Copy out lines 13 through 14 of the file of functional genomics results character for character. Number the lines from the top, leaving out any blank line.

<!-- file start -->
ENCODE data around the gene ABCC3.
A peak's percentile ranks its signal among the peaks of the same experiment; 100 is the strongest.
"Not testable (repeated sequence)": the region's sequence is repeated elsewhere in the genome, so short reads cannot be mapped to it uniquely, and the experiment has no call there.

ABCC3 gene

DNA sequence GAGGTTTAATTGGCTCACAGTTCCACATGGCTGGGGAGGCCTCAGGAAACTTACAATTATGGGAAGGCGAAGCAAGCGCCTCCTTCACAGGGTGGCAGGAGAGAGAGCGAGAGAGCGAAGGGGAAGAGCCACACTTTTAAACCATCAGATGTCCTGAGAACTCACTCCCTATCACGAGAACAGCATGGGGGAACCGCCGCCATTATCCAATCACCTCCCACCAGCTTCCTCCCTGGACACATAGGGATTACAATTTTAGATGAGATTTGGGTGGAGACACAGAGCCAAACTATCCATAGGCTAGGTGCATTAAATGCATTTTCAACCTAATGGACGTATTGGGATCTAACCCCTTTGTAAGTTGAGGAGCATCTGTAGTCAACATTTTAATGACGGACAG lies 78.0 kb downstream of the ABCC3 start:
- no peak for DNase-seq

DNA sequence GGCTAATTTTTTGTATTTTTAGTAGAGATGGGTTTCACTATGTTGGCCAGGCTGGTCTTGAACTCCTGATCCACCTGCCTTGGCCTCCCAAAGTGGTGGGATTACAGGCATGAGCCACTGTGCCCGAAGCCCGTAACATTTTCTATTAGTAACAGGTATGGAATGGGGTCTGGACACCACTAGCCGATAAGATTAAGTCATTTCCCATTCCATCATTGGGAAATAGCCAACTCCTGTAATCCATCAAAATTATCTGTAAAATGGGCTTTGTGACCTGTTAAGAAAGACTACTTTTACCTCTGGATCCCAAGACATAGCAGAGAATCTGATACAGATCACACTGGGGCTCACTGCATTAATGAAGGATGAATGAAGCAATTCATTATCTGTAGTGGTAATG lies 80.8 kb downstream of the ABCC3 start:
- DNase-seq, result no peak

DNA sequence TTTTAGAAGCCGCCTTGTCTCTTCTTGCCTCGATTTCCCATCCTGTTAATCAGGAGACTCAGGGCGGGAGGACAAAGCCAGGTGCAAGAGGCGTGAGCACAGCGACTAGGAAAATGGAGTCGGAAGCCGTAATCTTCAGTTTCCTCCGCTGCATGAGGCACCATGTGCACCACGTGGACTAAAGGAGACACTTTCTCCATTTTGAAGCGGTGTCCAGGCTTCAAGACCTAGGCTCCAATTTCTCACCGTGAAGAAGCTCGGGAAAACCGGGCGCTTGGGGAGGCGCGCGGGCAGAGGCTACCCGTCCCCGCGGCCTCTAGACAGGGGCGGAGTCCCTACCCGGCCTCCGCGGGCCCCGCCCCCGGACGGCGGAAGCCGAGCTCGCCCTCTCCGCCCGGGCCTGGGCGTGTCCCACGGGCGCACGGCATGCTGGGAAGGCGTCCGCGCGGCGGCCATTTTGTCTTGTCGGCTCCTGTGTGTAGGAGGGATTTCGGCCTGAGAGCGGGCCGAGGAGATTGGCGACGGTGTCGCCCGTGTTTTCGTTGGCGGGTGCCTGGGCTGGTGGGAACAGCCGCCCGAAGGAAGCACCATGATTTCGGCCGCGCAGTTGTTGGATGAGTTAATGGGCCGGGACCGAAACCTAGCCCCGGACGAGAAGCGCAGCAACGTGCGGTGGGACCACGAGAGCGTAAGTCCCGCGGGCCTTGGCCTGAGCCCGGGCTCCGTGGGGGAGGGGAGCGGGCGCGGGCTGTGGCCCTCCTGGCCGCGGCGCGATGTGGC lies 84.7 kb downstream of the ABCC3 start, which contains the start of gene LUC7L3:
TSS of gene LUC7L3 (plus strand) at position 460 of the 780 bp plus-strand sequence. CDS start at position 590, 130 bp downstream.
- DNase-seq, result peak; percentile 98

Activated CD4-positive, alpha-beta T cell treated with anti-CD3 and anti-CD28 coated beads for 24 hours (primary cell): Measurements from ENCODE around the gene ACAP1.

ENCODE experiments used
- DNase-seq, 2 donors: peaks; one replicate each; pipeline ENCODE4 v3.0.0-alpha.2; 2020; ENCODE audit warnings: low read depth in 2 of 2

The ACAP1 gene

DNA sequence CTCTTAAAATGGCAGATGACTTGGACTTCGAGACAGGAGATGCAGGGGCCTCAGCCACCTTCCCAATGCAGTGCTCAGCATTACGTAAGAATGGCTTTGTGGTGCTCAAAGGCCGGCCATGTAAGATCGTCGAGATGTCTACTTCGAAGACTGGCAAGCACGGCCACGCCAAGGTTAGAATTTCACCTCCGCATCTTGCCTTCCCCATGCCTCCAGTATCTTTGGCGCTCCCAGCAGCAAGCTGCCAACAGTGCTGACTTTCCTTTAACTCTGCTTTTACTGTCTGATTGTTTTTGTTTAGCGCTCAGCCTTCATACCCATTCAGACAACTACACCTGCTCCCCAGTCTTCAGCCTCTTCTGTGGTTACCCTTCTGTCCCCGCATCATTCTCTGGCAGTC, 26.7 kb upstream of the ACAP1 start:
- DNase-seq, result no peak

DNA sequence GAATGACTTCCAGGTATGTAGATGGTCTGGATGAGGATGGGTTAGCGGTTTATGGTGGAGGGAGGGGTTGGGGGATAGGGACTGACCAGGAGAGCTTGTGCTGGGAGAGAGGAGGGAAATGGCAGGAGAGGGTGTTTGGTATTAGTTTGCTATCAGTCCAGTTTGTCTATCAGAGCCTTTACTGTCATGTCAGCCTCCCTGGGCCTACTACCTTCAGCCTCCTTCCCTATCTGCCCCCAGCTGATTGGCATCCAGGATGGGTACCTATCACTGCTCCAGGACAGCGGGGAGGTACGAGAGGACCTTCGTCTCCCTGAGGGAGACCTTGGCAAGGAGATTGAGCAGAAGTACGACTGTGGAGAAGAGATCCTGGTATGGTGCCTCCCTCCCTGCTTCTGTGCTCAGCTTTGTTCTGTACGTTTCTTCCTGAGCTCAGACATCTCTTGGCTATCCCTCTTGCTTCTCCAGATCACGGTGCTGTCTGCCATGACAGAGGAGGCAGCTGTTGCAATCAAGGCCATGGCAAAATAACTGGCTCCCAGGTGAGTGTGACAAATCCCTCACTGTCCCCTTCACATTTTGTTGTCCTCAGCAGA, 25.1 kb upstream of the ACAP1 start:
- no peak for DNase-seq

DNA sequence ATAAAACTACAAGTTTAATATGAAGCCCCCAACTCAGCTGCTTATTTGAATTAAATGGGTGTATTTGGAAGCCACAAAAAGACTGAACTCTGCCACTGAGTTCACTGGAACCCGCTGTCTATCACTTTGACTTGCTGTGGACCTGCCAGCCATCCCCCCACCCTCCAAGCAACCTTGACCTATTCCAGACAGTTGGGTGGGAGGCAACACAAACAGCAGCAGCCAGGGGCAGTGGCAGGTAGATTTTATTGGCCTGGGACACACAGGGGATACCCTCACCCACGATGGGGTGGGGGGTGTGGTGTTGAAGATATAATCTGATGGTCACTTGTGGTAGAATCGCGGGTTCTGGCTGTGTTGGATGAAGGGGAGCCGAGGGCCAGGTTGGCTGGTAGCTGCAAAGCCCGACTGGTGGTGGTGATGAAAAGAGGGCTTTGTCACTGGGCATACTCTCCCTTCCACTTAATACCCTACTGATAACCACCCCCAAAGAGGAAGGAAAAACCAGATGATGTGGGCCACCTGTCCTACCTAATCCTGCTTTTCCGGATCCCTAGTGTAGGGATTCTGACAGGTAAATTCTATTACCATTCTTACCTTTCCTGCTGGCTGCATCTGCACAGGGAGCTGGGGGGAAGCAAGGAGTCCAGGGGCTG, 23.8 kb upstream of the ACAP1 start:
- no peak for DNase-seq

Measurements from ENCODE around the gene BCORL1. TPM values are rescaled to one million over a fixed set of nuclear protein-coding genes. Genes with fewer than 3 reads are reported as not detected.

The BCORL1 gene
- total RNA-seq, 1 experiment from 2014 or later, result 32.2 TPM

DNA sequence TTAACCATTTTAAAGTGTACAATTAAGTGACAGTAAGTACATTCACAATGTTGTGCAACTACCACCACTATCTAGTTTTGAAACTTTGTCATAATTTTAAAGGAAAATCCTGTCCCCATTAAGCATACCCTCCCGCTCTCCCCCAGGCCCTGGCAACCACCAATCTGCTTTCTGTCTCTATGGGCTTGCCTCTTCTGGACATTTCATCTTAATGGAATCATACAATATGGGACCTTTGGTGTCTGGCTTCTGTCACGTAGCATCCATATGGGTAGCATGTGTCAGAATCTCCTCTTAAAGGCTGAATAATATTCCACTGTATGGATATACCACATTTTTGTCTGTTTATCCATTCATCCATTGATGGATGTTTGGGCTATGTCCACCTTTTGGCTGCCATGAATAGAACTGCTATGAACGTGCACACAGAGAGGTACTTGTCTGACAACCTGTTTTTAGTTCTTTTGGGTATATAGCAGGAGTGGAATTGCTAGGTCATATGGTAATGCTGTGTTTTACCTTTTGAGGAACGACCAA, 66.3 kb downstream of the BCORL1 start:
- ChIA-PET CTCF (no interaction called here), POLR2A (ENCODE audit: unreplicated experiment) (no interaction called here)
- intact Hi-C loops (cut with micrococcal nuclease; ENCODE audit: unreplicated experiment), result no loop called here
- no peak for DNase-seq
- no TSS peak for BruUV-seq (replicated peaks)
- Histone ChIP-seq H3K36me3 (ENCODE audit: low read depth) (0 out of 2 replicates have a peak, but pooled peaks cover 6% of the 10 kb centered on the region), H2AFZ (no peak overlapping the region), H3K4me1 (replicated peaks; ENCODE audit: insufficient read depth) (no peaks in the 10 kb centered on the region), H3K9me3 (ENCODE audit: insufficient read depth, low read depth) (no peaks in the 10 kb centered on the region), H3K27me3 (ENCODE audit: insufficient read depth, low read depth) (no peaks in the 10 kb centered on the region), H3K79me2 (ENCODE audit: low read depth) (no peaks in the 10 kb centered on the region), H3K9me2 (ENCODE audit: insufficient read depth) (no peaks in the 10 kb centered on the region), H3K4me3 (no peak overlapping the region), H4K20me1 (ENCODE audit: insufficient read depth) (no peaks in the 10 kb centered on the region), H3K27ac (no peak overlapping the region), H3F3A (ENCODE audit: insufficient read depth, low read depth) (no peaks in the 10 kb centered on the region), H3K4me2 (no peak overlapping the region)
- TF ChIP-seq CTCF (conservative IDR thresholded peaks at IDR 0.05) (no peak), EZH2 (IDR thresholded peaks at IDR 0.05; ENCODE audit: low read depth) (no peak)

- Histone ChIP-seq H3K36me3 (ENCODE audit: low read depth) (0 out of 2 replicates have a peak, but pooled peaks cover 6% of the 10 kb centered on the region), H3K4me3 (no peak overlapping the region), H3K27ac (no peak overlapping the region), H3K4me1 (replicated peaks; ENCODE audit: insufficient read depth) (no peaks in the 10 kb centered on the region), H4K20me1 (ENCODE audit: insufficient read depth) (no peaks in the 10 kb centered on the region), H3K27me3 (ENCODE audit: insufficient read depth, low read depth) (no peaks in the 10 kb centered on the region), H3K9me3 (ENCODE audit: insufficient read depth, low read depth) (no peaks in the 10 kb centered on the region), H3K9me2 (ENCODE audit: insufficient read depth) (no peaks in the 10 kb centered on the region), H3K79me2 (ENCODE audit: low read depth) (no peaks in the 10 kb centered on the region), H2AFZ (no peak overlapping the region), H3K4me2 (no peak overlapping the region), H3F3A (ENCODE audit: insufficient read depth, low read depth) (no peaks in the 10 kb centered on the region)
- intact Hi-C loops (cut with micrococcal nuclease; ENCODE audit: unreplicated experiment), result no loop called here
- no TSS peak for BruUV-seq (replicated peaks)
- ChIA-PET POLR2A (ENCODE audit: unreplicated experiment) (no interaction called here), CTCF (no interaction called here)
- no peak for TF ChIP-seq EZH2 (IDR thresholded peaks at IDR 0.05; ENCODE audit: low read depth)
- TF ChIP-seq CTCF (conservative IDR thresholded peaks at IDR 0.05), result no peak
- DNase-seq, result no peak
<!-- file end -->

ENCODE experiments used
- DNase-seq, 2 donors: peaks; one replicate each; pipeline ENCODE4 v3.0.0-alpha.2; 2020; ENCODE audit warnings: low read depth in 2 of 2